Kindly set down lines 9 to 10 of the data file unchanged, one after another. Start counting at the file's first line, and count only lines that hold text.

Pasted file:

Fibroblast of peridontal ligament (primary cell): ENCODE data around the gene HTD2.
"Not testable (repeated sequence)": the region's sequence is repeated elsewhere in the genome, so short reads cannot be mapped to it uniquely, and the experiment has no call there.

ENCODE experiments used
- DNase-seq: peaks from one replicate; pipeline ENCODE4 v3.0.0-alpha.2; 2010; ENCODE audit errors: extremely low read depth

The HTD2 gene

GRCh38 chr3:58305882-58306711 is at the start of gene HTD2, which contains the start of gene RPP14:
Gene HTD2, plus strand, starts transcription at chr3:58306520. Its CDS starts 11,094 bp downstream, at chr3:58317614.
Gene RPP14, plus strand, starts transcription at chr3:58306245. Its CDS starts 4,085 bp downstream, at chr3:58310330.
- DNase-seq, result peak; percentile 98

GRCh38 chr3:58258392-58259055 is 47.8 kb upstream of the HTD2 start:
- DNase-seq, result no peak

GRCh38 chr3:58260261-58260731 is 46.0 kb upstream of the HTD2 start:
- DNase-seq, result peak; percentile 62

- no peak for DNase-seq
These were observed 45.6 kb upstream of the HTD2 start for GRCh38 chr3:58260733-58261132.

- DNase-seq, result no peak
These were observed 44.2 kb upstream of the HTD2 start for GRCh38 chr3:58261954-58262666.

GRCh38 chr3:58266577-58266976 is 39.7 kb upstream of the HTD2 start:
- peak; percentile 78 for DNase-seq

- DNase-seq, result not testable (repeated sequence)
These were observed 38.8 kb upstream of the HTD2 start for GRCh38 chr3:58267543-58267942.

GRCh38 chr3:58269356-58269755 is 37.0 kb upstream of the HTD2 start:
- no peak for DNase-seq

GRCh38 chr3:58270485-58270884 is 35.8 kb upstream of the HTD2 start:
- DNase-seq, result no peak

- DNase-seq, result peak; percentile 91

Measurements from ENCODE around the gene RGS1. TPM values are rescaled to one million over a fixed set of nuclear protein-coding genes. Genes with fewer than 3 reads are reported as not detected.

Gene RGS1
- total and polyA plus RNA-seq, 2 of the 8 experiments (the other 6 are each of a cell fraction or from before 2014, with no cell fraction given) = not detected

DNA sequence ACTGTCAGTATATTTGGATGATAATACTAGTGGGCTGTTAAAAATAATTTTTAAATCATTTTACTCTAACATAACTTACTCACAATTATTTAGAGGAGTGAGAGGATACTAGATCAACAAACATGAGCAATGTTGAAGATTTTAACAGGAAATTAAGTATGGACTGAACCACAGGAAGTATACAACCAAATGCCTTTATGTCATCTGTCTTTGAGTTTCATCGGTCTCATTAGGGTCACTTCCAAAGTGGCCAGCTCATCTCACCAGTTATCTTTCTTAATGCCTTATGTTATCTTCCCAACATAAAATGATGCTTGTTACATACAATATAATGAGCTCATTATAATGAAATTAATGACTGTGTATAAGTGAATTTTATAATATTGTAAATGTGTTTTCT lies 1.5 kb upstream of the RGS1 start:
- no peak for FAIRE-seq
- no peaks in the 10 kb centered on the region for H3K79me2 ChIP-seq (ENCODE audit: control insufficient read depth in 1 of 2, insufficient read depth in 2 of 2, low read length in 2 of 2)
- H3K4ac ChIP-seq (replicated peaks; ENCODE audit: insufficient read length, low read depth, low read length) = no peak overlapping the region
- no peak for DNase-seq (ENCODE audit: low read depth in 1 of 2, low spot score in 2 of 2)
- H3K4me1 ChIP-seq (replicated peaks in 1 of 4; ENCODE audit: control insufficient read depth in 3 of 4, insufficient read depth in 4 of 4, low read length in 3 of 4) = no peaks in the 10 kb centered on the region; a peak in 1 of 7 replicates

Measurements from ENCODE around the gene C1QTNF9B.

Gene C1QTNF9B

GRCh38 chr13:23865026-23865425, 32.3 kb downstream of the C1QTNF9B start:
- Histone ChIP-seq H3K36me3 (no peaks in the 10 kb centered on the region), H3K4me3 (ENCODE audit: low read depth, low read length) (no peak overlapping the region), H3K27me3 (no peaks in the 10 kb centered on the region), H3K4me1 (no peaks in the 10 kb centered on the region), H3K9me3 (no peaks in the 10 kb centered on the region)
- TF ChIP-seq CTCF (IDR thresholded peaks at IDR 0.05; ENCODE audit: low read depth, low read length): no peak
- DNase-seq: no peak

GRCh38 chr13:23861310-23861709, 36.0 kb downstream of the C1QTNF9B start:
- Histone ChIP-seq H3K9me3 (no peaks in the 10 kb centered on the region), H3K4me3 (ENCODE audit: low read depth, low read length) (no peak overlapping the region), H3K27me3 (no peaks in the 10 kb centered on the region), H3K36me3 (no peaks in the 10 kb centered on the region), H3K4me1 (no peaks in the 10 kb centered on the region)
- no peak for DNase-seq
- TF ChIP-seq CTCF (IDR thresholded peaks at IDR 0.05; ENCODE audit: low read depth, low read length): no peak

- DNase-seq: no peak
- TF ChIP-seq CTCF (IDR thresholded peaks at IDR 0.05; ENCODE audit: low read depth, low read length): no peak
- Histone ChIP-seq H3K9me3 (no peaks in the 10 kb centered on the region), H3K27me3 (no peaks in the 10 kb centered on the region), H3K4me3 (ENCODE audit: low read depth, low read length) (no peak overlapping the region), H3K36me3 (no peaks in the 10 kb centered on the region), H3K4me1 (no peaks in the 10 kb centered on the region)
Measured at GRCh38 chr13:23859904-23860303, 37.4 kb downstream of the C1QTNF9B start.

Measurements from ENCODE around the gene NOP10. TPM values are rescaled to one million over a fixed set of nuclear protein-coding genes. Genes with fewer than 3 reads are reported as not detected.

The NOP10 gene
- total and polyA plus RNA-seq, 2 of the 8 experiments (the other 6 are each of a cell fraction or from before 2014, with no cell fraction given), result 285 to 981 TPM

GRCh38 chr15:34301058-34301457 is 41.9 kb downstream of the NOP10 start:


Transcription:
- DNase-seq, result peak; percentile 98

GRCh38 chr3:58258392-58259055 is 47.8 kb upstream of the HTD2 start: